John Van Reenen

John Van Reenen
London School of Economics

John Van Reenen is Ronald Coase School Professor at the London School of Economics and Digital Fellow, Initiative for the Digital Economy at the Massachusetts Institute for Technology (MIT). Until 2020 he was Gordon Billard Professor in the MIT Economics Department and Sloan Management School. He has published over a hundred papers on many areas in economics with a particular focus on firm performance and the causes and consequences of innovation.

He was the 2009 winner of the Yrjö Jahnsson Award (the European equivalent of the Clark Medal); the Arrow Prize (2011); the European Investment Bank Prize (2014), and the HBR-McKinsey Award (2018). He is an honorary Foreign Member of the American Economic Association (2022), a fellow of the British Academy, the Econometric Society, the NBER, CEPR and the Society of Labor Economists. In 2017, he was awarded an OBE for “services to public policy and economics” by the Queen.

He has worked as an economic expert on many competition cases including the landmark 2004 European Commission vs. Microsoft; regulatory appeals, major mergers (e.g. Pfizer/Pharmacia, Reed/Harcourt, GE/Honeywell, Oracle/PeopleSoft, UPM Kymmene/Norske Skog/Haindl and Compass/Rail Gourmet), the Competition Commission Inquiry into Call Termination Charges as well as litigation and damages cases. He has been an expert witness in several cases, such as the Visa case in the High Court. Professor Van Reenen’s clients have included a numbers of leading companies such as Adidas, Asda, British Telecom, Centrica, Compass, McKinsey & Co, Ernst & Young, GSK, Orange, Pfizer and Sun Microsystems.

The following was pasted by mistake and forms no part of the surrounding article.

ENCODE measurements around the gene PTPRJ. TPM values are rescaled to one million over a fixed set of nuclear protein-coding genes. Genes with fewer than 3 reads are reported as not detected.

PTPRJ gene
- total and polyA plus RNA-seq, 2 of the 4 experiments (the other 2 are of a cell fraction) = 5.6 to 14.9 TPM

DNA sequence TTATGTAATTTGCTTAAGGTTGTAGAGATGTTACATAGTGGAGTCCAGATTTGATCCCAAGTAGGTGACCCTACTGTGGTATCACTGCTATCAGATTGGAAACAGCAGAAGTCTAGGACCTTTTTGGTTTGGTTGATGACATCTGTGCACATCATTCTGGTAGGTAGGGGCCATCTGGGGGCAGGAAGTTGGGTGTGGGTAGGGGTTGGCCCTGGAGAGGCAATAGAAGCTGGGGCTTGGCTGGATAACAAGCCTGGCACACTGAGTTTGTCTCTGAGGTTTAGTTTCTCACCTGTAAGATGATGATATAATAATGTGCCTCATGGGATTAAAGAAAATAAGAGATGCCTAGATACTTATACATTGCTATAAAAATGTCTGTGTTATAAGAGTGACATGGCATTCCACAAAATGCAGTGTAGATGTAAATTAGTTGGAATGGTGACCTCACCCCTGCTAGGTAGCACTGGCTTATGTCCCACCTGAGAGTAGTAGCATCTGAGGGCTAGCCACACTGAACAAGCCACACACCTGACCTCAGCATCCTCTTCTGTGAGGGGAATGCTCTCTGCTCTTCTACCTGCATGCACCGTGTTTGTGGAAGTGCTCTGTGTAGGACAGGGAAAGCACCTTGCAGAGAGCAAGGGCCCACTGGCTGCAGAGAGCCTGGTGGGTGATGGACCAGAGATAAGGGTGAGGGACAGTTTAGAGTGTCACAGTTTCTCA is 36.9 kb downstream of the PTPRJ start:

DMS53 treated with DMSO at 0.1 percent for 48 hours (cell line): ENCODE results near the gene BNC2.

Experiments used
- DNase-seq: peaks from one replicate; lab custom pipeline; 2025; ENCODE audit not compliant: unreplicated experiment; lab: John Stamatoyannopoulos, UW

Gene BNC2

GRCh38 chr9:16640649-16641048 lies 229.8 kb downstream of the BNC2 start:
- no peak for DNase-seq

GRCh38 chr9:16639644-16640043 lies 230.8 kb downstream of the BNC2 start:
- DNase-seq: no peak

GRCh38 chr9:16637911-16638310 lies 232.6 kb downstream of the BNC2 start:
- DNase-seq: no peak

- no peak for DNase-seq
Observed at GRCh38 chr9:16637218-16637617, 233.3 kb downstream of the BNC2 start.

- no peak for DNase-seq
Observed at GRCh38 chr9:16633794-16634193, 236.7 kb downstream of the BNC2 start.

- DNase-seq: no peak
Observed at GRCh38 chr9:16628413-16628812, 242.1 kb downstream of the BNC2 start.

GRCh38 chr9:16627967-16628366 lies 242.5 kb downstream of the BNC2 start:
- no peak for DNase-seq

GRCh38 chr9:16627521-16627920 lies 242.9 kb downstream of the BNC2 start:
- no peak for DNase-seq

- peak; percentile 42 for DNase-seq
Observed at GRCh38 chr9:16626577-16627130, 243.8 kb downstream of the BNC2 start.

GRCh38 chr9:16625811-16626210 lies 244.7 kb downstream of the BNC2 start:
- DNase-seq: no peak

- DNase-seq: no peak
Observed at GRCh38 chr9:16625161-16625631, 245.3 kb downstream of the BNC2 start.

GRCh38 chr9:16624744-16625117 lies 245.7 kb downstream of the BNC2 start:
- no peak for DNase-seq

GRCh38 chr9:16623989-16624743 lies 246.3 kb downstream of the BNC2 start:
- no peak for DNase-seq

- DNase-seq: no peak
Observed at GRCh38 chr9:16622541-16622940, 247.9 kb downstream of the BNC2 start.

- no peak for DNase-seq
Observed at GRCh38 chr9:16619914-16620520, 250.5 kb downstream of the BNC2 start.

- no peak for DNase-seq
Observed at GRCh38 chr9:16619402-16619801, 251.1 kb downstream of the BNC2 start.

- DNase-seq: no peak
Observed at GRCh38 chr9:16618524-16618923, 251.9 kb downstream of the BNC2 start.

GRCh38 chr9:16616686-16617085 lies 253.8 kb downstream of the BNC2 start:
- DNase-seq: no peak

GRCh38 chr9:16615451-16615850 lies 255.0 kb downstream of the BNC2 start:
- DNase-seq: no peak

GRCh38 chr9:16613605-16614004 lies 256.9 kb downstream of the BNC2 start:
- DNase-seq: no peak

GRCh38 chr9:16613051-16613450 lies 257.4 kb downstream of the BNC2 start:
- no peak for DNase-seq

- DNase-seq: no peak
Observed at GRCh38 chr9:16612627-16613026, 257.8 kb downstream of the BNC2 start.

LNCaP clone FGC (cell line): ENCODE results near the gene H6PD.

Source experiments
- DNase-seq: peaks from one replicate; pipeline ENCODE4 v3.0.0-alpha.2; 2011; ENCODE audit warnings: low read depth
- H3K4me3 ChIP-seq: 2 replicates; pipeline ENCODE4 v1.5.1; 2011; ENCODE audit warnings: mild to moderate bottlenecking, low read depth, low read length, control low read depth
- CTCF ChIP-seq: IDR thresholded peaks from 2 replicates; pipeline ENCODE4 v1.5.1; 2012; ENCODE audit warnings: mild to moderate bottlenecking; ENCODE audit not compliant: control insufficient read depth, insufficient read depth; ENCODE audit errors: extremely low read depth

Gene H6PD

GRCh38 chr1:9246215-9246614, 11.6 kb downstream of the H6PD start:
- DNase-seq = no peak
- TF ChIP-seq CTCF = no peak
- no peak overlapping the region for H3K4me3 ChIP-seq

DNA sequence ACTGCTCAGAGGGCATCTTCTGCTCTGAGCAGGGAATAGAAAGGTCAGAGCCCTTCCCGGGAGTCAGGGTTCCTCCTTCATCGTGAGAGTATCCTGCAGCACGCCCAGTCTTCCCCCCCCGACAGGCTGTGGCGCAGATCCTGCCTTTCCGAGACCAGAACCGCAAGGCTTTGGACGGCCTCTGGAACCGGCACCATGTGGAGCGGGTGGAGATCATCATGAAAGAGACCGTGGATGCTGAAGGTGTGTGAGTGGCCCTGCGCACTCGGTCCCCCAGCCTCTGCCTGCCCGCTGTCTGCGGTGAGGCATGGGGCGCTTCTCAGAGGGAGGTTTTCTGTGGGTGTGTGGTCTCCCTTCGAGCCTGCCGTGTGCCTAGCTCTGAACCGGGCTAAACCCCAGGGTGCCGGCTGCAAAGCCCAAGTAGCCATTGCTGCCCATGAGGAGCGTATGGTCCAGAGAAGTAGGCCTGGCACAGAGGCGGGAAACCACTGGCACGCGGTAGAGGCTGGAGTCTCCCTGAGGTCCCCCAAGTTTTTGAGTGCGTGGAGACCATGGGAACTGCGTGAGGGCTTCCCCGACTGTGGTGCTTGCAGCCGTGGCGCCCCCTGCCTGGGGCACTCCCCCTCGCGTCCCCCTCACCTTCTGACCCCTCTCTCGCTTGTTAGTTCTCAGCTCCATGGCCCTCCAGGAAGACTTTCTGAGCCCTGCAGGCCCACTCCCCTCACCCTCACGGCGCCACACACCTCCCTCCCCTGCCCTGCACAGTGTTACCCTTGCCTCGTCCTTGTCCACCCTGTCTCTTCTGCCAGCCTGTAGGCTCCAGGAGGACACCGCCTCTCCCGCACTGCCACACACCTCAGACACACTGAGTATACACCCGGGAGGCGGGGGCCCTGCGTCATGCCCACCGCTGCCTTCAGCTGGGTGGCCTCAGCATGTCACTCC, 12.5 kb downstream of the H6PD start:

He has been a member of the European Economic Advisory Committee to the Chief Economist of DG-COMP as well as a senior advisor to Downing Street, the Health Secretary and Treasury. He has been a Visiting Professor at the University of California at Berkeley, Stanford, Harvard and Princeton. He was Director of the Centre for Economic Performance (2003-2016), Professor at University College London (1994-2003) and the Chief Technology Officer of a software start-up.